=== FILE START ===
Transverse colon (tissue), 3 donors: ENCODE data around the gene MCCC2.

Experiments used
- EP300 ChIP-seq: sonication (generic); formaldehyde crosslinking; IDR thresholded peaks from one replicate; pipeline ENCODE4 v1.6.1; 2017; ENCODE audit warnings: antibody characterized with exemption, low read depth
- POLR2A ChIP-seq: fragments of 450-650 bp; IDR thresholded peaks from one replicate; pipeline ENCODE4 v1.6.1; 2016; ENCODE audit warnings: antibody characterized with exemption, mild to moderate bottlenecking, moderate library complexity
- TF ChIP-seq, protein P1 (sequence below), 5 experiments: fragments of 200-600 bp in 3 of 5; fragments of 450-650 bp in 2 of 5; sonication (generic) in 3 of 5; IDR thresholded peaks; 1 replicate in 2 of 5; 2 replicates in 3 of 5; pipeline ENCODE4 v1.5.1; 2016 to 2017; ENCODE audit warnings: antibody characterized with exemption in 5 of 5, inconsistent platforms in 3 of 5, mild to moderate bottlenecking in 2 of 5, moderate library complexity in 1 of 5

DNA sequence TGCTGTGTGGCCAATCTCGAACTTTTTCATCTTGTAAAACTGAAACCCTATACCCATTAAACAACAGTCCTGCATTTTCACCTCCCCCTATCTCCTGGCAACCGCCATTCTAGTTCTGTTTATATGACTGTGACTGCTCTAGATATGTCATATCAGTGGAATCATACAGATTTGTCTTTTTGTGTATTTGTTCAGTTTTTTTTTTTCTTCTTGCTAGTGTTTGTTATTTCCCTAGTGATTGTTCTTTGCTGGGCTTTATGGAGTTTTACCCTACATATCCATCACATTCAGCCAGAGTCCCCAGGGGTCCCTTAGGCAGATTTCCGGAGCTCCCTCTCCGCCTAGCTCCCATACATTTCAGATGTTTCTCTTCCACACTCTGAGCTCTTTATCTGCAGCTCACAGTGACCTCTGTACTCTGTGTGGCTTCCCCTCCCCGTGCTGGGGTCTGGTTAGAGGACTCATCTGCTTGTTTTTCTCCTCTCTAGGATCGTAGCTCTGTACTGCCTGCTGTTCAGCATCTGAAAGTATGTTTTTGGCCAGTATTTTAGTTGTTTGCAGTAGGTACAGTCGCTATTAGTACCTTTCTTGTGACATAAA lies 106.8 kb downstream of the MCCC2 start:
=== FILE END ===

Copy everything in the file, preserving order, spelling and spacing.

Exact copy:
Transverse colon (tissue), 3 donors: ENCODE data around the gene MCCC2.

Experiments used
- EP300 ChIP-seq: sonication (generic); formaldehyde crosslinking; IDR thresholded peaks from one replicate; pipeline ENCODE4 v1.6.1; 2017; ENCODE audit warnings: antibody characterized with exemption, low read depth
- POLR2A ChIP-seq: fragments of 450-650 bp; IDR thresholded peaks from one replicate; pipeline ENCODE4 v1.6.1; 2016; ENCODE audit warnings: antibody characterized with exemption, mild to moderate bottlenecking, moderate library complexity
- TF ChIP-seq, protein P1 (sequence below), 5 experiments: fragments of 200-600 bp in 3 of 5; fragments of 450-650 bp in 2 of 5; sonication (generic) in 3 of 5; IDR thresholded peaks; 1 replicate in 2 of 5; 2 replicates in 3 of 5; pipeline ENCODE4 v1.5.1; 2016 to 2017; ENCODE audit warnings: antibody characterized with exemption in 5 of 5, inconsistent platforms in 3 of 5, mild to moderate bottlenecking in 2 of 5, moderate library complexity in 1 of 5

DNA sequence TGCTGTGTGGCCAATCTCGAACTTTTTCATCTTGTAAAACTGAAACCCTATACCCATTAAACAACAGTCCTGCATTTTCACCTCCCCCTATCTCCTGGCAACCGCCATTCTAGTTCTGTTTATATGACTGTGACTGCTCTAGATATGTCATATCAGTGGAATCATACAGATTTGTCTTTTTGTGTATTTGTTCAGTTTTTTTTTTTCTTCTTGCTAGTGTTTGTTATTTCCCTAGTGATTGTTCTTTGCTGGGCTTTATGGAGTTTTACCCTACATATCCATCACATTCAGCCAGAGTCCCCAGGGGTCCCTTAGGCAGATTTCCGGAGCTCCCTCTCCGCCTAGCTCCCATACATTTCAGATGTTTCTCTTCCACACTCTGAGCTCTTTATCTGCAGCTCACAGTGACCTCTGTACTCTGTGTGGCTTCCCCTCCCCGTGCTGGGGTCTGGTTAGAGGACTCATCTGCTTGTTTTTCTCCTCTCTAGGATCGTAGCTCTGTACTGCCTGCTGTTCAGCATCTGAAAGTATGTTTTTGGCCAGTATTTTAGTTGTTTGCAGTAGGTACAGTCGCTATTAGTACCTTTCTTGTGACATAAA lies 106.8 kb downstream of the MCCC2 start: